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Source: NMHS Newsletter May 1995
Farrier or Blacksmith
By L. Russell Long
The following article, which first appeared in the
February edition of this newsletter, is being reprinted
in its entirety. A portion of the original article was
inadvertently omitted, a victim of the communication
age, lost in etherspace.
Was he a farrier or a blacksmith? Let's try the
dictionary. It describes a Farrier as a man who shoes
horses: Blacksmith it describes as a smith who works in
iron, including the making and fitting of horseshoes.
Apparently the two are interchangeable. The men in my
story considered themselves farriers doing smithy work
on the side.
There was a time when the trade described above, was an
essential business in every community, including North
Manchester. The work of village smithy could be classed
as an art considering what a trained person could do
with a piece of iron. The tools of the trade consisted
of a forge, equipped with a bellows, an anvil, sledges,
numerous hammers of different types and tongs of several
sizes. The forge was fired by coal, with a bellows that
pushed oxygen into the embers, raising the temperature
to a high degree. Iron was heated to a red hot condition
making it pliable. Thus the artisan could pound it into
the desired shapes on his anvil.
The farrier I best remember was my grandfather, John H.
Parmerlee who learned his trade from his father,
William. Both called North Manchester, home. John had
shops in several locations over the years; the northeast
corner of Main and Market, the southeast corner of Main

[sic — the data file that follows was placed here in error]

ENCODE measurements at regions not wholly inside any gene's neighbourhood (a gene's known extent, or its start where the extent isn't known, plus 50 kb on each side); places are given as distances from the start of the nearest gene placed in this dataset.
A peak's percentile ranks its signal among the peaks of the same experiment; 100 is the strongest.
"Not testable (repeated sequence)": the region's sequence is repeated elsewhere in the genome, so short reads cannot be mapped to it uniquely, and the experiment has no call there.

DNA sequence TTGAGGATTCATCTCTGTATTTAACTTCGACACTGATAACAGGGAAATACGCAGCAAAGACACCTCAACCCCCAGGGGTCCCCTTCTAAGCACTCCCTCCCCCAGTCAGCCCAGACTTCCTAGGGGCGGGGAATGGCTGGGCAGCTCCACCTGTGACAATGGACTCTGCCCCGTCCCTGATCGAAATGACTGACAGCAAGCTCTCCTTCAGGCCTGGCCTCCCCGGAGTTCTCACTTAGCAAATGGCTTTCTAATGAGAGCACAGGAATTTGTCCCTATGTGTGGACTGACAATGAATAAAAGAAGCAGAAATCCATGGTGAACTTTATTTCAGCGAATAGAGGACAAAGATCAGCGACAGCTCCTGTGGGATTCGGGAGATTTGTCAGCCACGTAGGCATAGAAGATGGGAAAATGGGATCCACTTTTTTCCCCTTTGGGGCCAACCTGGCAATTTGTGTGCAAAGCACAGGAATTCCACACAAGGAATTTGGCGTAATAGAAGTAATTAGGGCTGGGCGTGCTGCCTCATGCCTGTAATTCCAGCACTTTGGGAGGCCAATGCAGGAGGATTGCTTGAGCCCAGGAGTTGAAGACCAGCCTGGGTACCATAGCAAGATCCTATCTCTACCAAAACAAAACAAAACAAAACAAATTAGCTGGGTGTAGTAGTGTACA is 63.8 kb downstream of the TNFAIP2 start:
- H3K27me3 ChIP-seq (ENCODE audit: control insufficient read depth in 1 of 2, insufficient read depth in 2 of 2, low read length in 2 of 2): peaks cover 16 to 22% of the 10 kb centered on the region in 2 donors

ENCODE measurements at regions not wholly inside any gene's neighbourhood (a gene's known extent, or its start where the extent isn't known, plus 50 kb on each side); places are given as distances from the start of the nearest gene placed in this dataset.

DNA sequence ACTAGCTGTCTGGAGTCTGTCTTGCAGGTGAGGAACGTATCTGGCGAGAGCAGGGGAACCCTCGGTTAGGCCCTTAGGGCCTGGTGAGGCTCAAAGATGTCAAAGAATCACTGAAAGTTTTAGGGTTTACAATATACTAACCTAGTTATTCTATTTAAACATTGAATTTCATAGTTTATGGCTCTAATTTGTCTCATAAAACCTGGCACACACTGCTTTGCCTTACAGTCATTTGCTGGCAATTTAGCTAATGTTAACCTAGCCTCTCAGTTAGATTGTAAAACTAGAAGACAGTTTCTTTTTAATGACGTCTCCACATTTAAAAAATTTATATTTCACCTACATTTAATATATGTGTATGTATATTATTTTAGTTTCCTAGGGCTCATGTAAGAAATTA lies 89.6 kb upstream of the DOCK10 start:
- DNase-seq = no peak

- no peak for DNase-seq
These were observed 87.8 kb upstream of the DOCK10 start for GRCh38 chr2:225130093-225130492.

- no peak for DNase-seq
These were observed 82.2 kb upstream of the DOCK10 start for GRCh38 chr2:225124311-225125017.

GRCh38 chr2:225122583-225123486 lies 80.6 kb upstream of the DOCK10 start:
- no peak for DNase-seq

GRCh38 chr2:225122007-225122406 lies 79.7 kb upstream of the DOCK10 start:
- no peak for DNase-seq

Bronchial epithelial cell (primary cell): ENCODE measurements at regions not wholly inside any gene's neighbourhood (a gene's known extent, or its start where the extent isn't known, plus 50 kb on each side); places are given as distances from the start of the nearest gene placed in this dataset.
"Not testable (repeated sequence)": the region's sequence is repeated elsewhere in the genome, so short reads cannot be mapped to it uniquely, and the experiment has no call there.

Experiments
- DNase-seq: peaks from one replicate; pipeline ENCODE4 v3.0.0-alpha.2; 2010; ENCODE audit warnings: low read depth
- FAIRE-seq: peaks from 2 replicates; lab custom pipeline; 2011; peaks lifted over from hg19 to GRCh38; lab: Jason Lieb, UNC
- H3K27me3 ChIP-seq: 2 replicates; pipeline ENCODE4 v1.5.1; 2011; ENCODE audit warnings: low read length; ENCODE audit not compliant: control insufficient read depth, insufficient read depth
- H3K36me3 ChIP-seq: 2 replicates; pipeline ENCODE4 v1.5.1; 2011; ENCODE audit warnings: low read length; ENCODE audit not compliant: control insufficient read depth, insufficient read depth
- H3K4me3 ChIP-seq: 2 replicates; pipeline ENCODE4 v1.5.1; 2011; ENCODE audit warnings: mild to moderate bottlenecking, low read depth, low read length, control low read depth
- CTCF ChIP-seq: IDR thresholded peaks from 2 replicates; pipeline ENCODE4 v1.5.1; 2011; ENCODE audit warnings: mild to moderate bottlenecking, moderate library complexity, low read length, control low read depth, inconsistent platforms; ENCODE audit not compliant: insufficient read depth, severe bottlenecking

and Maple and on Walnut at the present location of the
Inn. In his later years he moved to a barn on his
property. This was located on South Market.
Alvion Bugby apprenticed under John and later had his
own shop just north of United Technology's building on
Mill Street. The foundation of his building can still be
seen by a passerby.
The annual highlight of John's career was the county
fair held in North Manchester. Here he set up shop in
the Horse Barn and shoed the harness racers.
Incidentally, John and Alvion both owned Pacers. John's
was named Velox and was considered one of the fastest
around at that time. Granddad, however, hired drivers
rather than racing himself. I can still remember seeing
Alvion driving his horse around town.
Being mindful of a horses ability to kick, John never
allowed us kids to get very close when shoeing a horse,
but from a distance I was amazed, as a child to see what
he could do. Watching him form a horseshoe to fit each
individual hoof made me realize that farriers were also
Kids of that day, for the most part knew the Parmerlee
compound to be a place to get a drink. Flowing wells
were numerous on south Market, but the Parmerlee well
was the only one visible from the street. Many a
youngster stopped there to get a drink on their way to
and from the Pony Creek swimming hole. I'm sure there
are several people who still remember the swimming hole
and the Parmerlee well.
John retired in 1936 at age 73. He passed on in
November, 1939. Alvion Bugby was the last active farrier
or blacksmith in town. He passed on in 1948. Yes,
another colorful page in North Manchester history is no
more. Blacksmiths can still be seen demonstrating their
craft at festivals and village museums, but to see a man
(or woman) shoe horses is a rare scene today. The
Historical Society owns a picture of John's shop on Main
and Market. Both John and Alvion are in the picture.